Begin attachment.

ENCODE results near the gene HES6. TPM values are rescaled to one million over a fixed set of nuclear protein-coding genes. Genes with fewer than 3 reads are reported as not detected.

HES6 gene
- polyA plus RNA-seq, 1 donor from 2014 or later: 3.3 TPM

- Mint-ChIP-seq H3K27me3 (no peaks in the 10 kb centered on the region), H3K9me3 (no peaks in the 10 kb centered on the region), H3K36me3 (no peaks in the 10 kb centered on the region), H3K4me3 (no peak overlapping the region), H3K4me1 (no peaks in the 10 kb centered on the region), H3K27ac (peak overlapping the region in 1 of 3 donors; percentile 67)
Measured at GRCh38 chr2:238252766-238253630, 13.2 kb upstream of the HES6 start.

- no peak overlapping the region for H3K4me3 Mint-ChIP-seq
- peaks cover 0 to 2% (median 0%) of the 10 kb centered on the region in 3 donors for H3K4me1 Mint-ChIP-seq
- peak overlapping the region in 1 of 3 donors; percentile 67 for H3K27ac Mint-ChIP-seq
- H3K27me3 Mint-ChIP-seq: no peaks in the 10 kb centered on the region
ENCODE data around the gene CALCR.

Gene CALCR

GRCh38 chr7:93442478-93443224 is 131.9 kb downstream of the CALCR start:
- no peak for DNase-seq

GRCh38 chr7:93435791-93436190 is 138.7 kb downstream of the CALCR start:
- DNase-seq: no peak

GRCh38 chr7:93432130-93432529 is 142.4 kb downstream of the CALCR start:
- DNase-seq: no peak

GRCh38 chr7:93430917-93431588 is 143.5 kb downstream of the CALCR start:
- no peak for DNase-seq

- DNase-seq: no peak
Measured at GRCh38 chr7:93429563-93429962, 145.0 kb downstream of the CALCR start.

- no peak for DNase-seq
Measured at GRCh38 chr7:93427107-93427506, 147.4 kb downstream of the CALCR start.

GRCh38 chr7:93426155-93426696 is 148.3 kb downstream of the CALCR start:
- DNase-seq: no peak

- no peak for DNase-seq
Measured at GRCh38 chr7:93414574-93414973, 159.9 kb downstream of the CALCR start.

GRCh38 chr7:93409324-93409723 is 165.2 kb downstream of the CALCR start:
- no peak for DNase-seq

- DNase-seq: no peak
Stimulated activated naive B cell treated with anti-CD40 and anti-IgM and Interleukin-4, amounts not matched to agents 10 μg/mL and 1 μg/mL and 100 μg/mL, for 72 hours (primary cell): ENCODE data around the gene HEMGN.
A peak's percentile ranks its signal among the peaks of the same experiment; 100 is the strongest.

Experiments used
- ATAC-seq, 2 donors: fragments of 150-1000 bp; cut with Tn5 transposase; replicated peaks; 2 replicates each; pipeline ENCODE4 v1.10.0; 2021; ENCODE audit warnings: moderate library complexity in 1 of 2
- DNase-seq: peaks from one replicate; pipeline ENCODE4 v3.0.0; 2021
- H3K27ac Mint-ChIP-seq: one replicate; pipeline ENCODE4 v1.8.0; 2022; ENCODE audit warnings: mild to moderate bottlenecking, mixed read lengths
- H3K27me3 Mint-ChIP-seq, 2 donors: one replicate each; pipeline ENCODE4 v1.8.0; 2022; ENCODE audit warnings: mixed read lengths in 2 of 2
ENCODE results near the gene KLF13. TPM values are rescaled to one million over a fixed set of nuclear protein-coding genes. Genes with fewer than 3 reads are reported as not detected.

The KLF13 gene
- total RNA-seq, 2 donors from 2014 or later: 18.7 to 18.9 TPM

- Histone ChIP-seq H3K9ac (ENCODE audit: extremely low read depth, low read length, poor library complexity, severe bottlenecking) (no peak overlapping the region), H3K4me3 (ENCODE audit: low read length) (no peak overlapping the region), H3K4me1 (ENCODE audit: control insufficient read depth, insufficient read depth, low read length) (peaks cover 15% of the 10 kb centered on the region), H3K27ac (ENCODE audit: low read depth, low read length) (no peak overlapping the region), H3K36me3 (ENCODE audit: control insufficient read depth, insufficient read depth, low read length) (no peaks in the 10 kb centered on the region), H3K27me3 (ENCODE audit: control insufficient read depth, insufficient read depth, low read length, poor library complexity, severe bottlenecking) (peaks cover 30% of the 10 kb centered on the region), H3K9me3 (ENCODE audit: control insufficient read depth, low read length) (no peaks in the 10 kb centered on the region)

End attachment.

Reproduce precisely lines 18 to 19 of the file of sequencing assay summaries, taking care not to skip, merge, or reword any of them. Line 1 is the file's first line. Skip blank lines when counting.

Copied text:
GRCh38 chr7:93430917-93431588 is 143.5 kb downstream of the CALCR start:
- no peak for DNase-seq